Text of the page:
Apple iPad, iPhone Expected to Boost Quarterly Numbers

Apple could post strong quarterly numbers thanks to an uptick in iPhone and Mac sales, according to analysts, although overall iPod sales could continue their downward trend. Those analysts believe that the iPhone is strongly positioned to take advantage of the continuing growth in the smartphone market. The strong initial sales of the iPad, including more than 500,000 units during the tablet PC's first week of general release, will also be a substantial factor when Apple announces its quarterly earnings April 20.

A combination of strong iPhone, Mac and iPad sales could help Apple post strong quarterly numbers April 20, according to analysts. That follows on the heels of reports that Apple sold more than 500,000 iPads during the tablet PC's first week of general release.

During an April 8 news conference at the company's Cupertino, Calif., headquarters, ostensibly set up to unveil the upcoming iPhone OS 4, Apple CEO Steve Jobs said that about 600,000 iBooks and 3.5 million iPad applications had been downloaded since the April 3 iPad launch.

The iPad's opening sales, coupled with strong growth for other products, has analysts predicting a 47 percent jump in quarterly revenue, to $12 billion, according to an April 16 article in The Wall Street Journal. There is an expectation, however, that sales of the iPod will also continue to decline.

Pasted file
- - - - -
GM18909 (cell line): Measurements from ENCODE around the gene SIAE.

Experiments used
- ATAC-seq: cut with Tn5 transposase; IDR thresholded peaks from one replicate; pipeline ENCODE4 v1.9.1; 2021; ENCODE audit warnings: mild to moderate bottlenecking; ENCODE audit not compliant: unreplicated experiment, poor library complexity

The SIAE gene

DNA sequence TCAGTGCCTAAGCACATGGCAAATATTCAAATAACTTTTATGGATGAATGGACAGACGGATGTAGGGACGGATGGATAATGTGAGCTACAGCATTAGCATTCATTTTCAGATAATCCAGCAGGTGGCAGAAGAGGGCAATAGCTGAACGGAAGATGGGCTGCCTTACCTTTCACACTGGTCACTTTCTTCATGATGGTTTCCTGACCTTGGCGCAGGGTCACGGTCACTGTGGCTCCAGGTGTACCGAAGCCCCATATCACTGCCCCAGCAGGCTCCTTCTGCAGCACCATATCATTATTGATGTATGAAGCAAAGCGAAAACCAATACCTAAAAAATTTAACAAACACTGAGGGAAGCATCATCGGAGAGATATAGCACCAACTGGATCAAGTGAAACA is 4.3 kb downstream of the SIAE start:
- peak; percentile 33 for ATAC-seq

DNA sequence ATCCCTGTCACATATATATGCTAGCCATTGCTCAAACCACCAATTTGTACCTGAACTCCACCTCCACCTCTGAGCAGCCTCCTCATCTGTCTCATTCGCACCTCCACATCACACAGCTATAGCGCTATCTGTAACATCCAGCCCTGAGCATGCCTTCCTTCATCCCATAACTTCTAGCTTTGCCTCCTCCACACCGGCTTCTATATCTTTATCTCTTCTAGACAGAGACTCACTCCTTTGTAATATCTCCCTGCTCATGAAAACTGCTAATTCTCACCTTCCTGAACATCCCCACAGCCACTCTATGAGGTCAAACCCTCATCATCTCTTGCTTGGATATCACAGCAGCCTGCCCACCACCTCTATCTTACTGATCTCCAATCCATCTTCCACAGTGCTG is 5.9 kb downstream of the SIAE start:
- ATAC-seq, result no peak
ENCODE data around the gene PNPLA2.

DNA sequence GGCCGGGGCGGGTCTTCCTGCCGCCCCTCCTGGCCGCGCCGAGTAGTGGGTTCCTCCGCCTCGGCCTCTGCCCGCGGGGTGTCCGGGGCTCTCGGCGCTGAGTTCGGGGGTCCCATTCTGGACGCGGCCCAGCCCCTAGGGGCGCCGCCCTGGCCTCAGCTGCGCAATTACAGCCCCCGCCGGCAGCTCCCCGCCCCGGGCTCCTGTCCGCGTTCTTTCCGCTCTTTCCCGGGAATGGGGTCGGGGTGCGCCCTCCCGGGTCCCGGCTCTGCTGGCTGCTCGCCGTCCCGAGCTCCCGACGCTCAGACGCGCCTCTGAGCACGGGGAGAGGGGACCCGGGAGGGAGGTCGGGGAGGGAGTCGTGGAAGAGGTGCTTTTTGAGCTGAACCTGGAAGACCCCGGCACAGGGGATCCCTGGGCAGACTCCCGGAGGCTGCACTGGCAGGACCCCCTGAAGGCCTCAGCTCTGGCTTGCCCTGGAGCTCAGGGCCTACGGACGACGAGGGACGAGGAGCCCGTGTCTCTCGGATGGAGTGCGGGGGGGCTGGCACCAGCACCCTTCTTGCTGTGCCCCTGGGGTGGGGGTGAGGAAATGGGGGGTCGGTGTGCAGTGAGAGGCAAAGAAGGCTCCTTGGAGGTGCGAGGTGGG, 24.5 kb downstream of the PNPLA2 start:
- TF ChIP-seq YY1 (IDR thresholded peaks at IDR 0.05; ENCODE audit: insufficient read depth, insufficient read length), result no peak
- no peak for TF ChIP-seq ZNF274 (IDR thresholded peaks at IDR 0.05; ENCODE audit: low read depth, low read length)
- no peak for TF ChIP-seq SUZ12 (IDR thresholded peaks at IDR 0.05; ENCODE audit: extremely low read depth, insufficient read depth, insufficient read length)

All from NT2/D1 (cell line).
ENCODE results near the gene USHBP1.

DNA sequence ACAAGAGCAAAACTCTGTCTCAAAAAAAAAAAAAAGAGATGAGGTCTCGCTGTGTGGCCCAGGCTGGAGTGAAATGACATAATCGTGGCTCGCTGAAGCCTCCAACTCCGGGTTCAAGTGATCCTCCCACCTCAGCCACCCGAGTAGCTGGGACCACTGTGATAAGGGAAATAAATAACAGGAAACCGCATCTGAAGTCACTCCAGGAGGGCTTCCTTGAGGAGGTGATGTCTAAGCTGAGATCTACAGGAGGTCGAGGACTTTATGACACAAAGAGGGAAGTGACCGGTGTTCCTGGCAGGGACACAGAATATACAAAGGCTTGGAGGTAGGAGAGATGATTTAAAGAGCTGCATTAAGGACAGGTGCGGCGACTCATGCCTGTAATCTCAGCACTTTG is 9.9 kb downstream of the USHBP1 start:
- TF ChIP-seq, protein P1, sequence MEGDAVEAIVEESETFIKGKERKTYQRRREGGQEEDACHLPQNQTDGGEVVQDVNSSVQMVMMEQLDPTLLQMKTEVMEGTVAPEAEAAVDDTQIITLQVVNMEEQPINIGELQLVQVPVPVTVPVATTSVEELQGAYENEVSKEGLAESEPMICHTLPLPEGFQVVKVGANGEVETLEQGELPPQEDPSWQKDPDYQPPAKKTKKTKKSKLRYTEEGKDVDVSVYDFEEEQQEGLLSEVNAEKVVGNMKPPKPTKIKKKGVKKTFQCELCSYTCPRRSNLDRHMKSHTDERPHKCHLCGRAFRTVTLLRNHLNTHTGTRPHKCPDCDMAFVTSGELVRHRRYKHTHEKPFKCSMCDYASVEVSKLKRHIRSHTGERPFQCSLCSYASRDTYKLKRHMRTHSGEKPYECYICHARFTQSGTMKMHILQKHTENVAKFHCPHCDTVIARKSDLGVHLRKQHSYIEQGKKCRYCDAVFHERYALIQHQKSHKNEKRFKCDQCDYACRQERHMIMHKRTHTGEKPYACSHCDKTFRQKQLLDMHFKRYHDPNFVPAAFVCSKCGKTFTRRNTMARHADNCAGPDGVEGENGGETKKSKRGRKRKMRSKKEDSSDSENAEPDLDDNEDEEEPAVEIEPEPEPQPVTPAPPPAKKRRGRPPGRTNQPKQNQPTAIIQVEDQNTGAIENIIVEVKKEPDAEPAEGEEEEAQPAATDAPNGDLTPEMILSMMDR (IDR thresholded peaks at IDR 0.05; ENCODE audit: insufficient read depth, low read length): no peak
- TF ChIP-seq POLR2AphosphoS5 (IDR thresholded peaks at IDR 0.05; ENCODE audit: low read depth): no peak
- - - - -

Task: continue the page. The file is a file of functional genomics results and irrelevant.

"We have raised our revenue and EPS estimates modestly, largely to account for higher-than-expected iPod ASPs, due to continued strength in iPod Touch sales," A.M. (Toni) Sacconaghi Jr., an analyst with Bernstein Research, wrote in an April 14 research note. "While several opportunities exist (including iPad sales, gaming revenues, enhanced Apple TV), we believe that the biggest opportunities remain centered around further penetration of the iPhone, including broadening distribution to other carriers and a lower priced, non-data plan iPhone offering."

Sacconaghi expects net shipments of 7.3 million iPhones for the quarter, along with sales of 3.1 million Macs. However, the analyst also predicts a 10 percent year-over-year decline in overall iPod unit sales, despite continued market demand for the iPod Touch.

Other analysts concurred that the iPhone could continue to drive Apple revenue upwards for the foreseeable future.

"Longer term, we believe the Street is underestimating the growth potential in smartphones, where Apple is uniquely positioned to gain share, thus the iPhone is likely to be a source of upside surprise for Apple over the next year," Kevin Hunt, an analyst with Hapoalim Securities, wrote in a research note quoted in the WSJ article.

Despite the impact of a global recession, Apple managed to consistently outperform financial estimates for 2009 and into 2010. Last quarter, the company announced revenue of $15.68 billion and a net quarterly profit of $3.38 billion, with sales of 3.36 million Macs, 8.7 million iPhones and 21 million iPods.